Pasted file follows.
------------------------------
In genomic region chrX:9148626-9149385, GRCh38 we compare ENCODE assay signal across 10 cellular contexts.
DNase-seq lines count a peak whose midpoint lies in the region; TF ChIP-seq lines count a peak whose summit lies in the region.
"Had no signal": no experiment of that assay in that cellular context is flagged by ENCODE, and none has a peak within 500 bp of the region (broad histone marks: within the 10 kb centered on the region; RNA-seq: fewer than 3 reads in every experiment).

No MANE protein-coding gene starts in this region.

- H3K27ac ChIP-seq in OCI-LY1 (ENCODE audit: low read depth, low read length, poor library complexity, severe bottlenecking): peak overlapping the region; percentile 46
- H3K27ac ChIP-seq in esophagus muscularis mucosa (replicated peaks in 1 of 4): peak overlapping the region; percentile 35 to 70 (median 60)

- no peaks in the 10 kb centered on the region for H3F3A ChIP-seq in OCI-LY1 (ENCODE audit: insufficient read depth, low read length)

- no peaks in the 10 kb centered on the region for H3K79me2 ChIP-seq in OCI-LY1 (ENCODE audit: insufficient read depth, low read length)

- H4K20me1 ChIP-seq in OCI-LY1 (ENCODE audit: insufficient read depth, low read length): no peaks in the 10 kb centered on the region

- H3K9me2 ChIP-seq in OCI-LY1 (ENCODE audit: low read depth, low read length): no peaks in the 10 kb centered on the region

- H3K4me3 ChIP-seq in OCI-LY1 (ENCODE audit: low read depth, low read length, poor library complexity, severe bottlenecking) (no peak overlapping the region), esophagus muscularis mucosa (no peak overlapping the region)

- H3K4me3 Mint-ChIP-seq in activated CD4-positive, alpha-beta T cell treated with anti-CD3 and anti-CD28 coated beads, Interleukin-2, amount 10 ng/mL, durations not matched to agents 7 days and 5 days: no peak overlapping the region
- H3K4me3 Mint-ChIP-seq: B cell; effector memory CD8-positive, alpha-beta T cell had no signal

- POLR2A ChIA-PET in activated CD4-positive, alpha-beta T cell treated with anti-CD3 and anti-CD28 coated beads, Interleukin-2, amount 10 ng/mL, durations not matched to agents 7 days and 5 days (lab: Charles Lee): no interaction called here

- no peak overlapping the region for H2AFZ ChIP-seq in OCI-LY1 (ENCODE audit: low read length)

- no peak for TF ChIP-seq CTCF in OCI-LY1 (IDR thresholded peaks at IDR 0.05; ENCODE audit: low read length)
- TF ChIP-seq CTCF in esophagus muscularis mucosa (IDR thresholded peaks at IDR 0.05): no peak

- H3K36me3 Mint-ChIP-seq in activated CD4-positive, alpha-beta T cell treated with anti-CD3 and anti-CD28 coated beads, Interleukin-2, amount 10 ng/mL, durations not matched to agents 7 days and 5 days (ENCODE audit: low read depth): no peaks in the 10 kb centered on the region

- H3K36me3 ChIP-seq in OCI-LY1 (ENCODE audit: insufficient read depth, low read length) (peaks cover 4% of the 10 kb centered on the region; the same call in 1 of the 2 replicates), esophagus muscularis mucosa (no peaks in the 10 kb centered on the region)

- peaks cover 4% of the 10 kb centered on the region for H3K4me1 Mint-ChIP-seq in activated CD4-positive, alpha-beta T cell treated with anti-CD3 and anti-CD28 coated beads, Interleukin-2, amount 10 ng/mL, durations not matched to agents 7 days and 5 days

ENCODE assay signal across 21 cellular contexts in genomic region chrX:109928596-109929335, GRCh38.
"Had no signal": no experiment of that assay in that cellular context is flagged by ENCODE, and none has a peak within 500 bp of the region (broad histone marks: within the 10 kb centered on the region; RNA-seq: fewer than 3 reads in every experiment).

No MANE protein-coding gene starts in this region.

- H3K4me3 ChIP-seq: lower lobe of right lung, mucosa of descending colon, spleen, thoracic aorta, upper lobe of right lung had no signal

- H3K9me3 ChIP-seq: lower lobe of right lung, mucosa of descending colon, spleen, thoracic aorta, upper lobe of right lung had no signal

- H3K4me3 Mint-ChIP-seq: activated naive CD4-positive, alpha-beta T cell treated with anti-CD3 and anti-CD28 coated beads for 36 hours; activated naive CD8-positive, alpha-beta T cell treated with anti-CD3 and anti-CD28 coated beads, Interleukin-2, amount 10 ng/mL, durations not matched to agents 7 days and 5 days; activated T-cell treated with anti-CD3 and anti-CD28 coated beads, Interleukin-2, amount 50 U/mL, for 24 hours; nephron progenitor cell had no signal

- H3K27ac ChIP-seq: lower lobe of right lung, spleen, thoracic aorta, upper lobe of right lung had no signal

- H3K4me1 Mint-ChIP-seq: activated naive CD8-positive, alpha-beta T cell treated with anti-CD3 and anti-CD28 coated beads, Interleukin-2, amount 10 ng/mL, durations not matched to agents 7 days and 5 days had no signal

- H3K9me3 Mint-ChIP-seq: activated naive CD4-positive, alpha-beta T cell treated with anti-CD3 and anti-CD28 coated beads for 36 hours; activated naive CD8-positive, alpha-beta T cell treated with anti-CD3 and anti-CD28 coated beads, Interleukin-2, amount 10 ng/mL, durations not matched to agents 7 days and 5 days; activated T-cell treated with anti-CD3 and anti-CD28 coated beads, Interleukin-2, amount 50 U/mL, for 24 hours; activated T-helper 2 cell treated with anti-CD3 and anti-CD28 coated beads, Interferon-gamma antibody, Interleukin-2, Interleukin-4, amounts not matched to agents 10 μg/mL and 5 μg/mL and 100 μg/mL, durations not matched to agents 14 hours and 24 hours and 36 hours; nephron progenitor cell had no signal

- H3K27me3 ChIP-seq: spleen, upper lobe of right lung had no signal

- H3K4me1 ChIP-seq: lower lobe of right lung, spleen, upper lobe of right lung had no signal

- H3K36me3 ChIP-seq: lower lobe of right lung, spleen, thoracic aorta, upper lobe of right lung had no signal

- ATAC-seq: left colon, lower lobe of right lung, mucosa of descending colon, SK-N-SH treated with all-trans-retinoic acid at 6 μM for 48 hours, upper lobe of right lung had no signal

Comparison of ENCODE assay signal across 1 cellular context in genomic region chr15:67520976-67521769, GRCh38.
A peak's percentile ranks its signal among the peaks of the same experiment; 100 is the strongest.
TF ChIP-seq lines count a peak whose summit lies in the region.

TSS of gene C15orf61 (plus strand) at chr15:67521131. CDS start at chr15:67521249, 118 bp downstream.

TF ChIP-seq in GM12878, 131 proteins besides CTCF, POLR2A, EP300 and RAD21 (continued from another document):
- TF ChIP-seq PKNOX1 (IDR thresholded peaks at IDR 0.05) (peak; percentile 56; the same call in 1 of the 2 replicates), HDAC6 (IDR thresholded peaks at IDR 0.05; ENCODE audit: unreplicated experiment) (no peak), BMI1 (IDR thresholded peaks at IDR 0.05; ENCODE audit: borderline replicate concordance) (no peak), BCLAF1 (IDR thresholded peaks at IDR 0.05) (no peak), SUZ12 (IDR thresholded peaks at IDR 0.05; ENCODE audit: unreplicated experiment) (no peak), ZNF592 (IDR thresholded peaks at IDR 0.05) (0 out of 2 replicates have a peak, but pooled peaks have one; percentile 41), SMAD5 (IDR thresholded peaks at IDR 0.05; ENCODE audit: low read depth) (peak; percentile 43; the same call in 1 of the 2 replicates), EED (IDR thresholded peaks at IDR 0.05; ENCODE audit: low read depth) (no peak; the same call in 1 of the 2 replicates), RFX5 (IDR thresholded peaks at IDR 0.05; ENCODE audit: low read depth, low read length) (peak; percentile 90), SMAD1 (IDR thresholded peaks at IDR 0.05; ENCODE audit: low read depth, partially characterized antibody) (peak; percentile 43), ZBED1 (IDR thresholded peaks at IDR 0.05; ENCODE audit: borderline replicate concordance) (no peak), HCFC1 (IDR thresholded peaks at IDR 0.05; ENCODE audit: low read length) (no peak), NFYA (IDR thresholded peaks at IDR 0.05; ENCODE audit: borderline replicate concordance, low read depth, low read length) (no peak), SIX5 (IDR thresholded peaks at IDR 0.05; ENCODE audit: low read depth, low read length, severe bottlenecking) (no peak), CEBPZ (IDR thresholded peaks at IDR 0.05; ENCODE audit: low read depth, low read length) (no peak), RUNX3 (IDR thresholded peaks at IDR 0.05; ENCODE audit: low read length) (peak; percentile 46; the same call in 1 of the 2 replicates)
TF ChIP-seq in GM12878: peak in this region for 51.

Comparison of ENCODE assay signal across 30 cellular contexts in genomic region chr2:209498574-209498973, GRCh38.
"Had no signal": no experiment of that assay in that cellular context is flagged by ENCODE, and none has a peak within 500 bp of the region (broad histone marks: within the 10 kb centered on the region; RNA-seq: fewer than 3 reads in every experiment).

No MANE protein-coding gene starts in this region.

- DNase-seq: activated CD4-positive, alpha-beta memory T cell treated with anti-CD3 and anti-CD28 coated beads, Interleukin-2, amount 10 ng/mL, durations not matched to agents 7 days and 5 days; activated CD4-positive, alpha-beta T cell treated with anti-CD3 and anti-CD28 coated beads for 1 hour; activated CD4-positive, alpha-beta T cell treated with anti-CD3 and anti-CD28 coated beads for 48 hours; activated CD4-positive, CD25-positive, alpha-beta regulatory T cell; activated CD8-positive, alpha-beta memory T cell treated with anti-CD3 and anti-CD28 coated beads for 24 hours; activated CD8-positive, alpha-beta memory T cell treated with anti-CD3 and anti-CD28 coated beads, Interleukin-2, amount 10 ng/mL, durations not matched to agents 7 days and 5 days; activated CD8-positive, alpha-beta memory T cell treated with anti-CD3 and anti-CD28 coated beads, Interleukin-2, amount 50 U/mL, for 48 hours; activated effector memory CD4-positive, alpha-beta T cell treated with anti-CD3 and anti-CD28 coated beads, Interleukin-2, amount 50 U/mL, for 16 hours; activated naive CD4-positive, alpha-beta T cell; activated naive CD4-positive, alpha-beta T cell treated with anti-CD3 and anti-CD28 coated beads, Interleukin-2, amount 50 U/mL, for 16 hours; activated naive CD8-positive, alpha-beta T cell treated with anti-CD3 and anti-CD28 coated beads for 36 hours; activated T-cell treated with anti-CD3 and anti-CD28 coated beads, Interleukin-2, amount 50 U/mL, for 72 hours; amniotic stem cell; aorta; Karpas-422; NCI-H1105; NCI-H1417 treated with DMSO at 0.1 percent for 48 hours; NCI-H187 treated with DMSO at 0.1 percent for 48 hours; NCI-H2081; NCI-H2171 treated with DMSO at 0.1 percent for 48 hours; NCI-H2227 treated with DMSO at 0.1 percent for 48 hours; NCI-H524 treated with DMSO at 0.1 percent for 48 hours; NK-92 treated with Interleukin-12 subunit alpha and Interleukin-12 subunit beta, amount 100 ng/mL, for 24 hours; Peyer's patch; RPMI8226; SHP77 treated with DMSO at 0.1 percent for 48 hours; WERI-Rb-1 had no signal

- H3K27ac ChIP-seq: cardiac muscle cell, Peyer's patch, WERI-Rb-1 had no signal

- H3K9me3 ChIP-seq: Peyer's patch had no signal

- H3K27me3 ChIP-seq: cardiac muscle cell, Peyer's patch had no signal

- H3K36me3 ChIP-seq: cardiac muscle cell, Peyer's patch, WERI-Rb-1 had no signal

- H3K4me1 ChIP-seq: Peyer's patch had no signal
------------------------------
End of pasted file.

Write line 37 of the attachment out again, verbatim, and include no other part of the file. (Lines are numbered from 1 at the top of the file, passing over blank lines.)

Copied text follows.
TSS of gene C15orf61 (plus strand) at chr15:67521131. CDS start at chr15:67521249, 118 bp downstream.